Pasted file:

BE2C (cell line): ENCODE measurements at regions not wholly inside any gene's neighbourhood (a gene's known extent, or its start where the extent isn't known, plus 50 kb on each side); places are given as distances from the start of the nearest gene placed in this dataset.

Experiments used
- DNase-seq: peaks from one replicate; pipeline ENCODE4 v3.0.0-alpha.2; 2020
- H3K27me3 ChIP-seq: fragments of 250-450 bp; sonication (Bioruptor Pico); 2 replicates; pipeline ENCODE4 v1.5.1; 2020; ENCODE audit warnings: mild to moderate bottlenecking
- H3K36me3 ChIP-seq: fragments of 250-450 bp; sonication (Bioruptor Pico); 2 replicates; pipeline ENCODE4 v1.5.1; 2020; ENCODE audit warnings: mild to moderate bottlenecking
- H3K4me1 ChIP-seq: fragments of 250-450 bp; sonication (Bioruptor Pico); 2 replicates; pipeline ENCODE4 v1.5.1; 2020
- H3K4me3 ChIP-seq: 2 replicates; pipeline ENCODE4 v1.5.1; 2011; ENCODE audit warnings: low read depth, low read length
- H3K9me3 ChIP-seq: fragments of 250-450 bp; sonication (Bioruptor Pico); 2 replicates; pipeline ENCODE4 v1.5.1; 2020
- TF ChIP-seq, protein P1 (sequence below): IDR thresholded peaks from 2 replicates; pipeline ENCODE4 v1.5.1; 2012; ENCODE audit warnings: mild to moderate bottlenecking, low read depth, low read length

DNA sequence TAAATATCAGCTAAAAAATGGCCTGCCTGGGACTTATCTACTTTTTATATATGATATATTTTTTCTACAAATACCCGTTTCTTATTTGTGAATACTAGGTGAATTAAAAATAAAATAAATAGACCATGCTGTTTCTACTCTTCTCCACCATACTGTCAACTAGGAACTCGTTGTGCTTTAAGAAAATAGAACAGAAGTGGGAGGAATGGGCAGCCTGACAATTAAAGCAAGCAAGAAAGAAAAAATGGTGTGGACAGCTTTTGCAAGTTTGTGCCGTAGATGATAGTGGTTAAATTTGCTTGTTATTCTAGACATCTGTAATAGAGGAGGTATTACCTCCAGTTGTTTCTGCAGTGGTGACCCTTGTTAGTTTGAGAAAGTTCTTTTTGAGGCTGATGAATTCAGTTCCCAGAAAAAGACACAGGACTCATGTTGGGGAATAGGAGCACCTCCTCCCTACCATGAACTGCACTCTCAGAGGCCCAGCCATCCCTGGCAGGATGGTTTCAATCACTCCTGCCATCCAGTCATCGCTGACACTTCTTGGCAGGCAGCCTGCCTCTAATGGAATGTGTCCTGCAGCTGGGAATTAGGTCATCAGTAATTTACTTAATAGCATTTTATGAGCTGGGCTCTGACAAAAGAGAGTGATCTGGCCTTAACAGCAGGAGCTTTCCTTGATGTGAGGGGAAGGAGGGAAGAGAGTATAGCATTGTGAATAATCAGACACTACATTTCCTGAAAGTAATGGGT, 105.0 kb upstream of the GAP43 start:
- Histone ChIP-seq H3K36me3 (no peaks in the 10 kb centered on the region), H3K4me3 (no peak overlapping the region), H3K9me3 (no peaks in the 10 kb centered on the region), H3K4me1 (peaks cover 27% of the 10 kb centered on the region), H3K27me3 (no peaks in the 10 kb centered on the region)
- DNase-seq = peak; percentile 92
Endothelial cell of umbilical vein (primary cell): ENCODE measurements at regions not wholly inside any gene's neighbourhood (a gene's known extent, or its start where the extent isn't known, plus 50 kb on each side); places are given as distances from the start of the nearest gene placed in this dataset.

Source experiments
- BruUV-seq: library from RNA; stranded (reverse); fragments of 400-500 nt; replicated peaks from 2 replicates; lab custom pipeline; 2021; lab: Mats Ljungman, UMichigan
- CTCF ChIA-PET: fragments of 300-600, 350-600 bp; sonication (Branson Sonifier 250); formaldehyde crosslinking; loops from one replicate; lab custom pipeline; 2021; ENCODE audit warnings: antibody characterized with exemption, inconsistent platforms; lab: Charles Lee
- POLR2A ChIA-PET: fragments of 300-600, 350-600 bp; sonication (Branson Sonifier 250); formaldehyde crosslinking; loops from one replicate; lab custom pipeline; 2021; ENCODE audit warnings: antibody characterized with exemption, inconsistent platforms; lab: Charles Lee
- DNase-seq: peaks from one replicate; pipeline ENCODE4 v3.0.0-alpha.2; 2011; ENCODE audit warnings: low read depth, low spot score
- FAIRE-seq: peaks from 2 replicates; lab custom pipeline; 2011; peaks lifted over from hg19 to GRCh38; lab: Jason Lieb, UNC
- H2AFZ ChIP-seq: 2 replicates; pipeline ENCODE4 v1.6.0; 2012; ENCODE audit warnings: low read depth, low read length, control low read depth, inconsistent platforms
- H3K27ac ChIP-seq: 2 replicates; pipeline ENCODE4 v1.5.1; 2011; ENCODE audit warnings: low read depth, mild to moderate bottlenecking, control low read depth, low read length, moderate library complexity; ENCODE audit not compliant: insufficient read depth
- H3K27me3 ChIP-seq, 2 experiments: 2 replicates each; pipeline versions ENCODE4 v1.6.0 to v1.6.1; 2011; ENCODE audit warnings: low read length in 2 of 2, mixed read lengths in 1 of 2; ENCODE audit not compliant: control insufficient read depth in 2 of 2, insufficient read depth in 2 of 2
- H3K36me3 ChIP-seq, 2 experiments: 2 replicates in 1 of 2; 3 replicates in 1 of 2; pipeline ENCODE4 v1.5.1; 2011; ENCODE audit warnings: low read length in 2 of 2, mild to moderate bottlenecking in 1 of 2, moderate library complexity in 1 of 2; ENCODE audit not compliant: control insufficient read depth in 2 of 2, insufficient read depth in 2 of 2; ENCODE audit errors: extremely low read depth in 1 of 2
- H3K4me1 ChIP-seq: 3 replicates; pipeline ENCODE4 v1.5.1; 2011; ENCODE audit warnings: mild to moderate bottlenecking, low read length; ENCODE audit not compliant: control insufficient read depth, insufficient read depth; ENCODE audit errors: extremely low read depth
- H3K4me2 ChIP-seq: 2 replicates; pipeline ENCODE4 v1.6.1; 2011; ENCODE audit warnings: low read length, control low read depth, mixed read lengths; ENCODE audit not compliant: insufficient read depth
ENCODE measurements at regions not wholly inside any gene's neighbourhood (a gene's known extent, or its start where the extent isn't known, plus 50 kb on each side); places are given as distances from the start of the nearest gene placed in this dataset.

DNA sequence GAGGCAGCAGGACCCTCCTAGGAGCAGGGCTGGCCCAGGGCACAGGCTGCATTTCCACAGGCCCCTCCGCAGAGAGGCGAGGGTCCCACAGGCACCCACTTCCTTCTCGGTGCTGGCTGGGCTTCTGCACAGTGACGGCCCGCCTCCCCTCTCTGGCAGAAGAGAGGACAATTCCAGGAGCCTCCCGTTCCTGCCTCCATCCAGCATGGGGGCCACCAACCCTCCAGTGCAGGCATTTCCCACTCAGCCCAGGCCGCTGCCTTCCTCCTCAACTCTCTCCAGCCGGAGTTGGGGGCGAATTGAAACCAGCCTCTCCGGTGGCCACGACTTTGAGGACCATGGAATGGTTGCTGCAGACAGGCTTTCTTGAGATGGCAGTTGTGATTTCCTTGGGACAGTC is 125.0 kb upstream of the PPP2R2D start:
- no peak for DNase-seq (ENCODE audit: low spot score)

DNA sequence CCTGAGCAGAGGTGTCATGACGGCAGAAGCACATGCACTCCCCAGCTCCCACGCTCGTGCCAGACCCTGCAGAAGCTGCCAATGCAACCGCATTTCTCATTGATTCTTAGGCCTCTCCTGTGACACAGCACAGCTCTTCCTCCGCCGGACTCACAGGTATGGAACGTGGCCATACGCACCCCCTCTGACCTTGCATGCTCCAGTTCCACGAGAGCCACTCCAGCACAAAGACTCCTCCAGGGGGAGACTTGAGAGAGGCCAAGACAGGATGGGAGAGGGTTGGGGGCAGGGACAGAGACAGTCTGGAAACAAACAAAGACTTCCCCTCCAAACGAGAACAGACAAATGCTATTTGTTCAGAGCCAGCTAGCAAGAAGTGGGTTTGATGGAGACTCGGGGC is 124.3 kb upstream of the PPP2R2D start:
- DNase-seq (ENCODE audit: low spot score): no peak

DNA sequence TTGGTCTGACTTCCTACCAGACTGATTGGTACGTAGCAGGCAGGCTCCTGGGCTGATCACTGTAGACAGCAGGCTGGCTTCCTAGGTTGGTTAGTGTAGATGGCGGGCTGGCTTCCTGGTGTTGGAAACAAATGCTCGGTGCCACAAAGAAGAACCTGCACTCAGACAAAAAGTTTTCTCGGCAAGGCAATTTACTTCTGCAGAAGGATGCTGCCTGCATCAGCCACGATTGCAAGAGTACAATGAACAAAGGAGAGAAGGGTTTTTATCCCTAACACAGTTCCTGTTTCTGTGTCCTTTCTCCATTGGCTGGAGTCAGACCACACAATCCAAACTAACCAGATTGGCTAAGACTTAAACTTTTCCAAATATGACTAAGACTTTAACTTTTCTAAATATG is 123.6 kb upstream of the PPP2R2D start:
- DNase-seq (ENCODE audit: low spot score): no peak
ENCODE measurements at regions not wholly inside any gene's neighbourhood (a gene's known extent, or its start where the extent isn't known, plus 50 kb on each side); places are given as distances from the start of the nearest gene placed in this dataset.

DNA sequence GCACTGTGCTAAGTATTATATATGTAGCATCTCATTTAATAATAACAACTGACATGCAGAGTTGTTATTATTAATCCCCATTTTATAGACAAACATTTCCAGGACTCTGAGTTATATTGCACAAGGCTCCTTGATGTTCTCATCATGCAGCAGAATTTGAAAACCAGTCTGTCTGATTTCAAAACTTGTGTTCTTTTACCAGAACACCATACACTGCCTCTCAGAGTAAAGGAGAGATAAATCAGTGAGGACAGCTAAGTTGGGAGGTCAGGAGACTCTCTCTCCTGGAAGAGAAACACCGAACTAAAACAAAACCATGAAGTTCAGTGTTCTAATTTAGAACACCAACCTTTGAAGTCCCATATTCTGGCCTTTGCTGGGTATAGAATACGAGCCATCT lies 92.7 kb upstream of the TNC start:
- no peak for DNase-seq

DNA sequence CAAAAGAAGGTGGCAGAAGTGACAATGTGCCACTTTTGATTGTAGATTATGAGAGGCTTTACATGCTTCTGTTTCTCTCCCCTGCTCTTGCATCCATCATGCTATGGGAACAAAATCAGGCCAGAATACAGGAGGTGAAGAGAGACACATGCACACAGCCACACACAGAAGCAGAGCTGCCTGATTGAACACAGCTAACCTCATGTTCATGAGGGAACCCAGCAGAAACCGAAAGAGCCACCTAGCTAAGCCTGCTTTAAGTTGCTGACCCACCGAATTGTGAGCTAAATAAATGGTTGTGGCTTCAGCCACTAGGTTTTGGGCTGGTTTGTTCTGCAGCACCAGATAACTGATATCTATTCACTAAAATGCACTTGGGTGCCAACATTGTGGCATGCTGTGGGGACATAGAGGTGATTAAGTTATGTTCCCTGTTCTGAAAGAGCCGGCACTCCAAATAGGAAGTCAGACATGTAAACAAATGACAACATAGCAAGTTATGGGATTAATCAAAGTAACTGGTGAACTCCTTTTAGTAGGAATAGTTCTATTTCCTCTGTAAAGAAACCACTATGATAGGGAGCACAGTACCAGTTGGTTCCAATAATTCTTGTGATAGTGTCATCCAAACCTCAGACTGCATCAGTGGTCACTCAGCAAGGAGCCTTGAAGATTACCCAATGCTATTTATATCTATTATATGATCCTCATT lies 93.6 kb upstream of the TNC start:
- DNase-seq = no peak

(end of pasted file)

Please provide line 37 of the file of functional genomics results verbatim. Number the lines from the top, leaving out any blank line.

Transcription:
- DNase-seq = no peak